Sunday, July 27, 2014

Storyline Sampler

I’m still having a lot of fun over at Storyline, so I decided to post a few of my favorite entries. Each segment was written in six minutes and is basically an example of my rough draft writing.

From “Siberia” (Crime): 

Robert did not like surprises. Robert liked plans and tables and numbers all tabulated and adding up correctly. But now he had no choice. He was going to have to wing it. He took a breath, and turned to face the Russian. It discomfited him that he had to crane his neck so far back.

"My name," he said in an even tone, "is Robert."

The Russian looked at him for a moment, and then cracked a smile—half of it rendered in poor gold dental work.

"Still just as cold as ever, Siberia. Eh?"

"Robert."

Ignoring his response, the Russian crouched down. He was so massive that this brought him to Robert's eye level. It somehow made him more intimidating.

"My friend, Yuri would like to talk to you." He pitched it low, and it sounded like a subwoofer had kicked on somewhere in his massive frame.


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From “The Plane Crash” (Adventure):

I told my concerns to Phil and he stopped again. I didn't like the look he was giving me.

"Why would you say that?"

The words came from behind me and I almost jumped. The woman. Jennifer. I had forgotten she was there. I turned to look at her, standing a little lower on the slope. The distance was out of her eyes. I saw something new in her narrowed expression. Determination. Wariness.

"Why would you say that?" She repeated.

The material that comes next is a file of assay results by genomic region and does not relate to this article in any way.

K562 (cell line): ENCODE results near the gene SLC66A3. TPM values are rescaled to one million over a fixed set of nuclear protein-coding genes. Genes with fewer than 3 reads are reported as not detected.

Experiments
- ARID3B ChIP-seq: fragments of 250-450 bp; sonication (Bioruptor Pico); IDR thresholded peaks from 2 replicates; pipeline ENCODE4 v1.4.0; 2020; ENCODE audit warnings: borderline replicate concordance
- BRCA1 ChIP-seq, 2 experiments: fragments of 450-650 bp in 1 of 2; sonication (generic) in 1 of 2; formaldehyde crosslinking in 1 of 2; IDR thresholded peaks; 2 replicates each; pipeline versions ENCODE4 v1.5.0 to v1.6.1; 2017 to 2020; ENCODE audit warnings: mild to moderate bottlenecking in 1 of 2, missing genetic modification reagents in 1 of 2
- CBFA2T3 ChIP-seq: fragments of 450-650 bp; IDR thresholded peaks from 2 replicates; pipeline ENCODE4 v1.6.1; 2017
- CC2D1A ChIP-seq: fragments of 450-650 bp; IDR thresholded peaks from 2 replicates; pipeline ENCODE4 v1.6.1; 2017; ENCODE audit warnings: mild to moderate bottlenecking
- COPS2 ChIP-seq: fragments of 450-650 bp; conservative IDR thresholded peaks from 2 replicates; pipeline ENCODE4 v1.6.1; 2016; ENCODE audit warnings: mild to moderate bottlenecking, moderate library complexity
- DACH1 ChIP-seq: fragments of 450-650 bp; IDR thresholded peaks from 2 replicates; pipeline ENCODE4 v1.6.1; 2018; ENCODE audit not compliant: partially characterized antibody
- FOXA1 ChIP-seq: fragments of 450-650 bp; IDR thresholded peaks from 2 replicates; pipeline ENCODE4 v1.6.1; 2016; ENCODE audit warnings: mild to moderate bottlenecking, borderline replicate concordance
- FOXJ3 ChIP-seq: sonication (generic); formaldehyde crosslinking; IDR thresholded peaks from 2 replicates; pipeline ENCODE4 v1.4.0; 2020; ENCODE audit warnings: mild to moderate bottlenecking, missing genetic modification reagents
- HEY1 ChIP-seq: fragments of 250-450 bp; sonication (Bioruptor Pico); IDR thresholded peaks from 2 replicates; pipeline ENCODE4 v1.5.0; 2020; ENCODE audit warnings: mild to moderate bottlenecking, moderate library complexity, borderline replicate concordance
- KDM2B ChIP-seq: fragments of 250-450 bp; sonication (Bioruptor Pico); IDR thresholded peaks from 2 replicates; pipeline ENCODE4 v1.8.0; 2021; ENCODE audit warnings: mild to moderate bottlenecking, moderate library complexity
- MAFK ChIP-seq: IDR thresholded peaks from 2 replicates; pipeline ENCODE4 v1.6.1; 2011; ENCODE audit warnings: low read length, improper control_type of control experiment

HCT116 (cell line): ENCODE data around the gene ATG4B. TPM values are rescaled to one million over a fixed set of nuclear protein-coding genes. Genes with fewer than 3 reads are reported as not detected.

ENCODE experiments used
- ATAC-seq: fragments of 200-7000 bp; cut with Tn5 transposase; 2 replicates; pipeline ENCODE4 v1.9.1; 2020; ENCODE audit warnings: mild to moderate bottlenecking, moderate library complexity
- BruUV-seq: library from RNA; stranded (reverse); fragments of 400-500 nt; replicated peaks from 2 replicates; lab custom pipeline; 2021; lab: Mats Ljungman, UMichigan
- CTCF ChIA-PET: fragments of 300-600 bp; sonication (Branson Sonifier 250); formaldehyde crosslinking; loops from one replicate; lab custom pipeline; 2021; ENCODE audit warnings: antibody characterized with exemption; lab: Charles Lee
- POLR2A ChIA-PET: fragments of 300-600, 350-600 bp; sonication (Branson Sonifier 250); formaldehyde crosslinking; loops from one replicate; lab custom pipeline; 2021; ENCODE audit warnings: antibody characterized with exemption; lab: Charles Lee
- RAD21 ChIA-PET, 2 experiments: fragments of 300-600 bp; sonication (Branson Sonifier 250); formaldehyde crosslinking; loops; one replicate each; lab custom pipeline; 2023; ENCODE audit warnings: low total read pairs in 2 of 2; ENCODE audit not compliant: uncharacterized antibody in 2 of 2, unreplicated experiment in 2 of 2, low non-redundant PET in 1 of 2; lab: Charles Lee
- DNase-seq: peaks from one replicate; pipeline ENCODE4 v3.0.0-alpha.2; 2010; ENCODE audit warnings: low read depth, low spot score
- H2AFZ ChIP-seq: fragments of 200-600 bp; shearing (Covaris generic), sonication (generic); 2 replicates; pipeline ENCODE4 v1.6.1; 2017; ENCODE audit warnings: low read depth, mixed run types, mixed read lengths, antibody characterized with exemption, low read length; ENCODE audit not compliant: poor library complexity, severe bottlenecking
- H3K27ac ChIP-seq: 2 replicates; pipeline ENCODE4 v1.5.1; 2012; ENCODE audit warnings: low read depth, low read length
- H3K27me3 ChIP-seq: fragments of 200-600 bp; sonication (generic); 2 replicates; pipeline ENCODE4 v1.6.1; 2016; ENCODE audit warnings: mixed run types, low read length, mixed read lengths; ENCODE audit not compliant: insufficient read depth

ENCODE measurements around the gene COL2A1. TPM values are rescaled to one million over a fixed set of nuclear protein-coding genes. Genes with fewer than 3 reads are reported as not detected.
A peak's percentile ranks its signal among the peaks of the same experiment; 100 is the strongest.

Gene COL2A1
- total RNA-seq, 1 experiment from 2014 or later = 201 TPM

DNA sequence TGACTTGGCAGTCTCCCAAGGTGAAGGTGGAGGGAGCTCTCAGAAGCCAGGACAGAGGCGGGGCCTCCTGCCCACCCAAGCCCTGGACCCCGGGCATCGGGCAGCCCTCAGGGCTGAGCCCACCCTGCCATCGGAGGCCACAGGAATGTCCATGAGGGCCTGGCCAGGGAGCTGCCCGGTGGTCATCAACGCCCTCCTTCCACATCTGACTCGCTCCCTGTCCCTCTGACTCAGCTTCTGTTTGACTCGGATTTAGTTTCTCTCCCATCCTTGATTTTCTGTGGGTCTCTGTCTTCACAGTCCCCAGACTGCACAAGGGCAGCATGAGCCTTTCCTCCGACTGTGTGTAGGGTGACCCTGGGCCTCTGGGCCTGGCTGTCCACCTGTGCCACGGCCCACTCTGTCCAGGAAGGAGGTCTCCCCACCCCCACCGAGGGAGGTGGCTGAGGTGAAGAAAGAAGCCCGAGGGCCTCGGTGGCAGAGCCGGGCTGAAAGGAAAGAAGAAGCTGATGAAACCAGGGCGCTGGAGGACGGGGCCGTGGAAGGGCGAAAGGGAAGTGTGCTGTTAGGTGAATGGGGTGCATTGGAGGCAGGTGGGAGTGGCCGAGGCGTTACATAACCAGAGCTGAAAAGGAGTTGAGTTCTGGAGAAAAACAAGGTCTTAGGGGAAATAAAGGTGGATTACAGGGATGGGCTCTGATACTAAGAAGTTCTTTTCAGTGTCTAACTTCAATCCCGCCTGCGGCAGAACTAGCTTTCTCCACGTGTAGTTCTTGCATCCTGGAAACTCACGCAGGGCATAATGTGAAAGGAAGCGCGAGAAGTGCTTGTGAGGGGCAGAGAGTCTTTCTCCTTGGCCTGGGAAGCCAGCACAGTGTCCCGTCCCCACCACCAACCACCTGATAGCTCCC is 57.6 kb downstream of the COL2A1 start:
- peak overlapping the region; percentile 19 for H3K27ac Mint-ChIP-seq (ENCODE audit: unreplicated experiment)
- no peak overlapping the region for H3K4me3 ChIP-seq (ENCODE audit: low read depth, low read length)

"What?"

"About the valley. Why would you say it's a desert?"

I opened my mouth, but realized an answer wasn't forthcoming. Why did I say it? Why would I think a valley in the middle of a tropical island would be a wasteland?

"I'm ... not sure," I finally answered. "Maybe it's just shock." But I couldn't shake the image. The certainty that the valley was a terrible place.


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From “Spite” (Fantasy):

The Other was not like a looking glass. Some of it was reflected in the terrain of the First World, but other pieces manifested their own strange laws. He had once tried to explain it to an initiate of the Pact by pointing to a plain table.

"Pretend the surface of the table is the First World," he had said. Then, with a flourish, he had swept a rough quilt over the top of it. He made no effort to allow it to lay smooth. Instead, he gestured to the wrinkles and folds, the confusing areas where the fabric doubled back on itself.

"That," he had continued in a grave tone, "is the landscape of the Other."

Thus, it was no surprise to Dyra when he emerged at the edge of a dank wood on top of a broad hill. He could barely make out the village as a smudge to the south. Despite the fact that he had travelled only the length of a field in the Other, he exited it some miles away.


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As of right now, none of these stories have been completed. Feel free to head over to Storyline and add an entry of your own!

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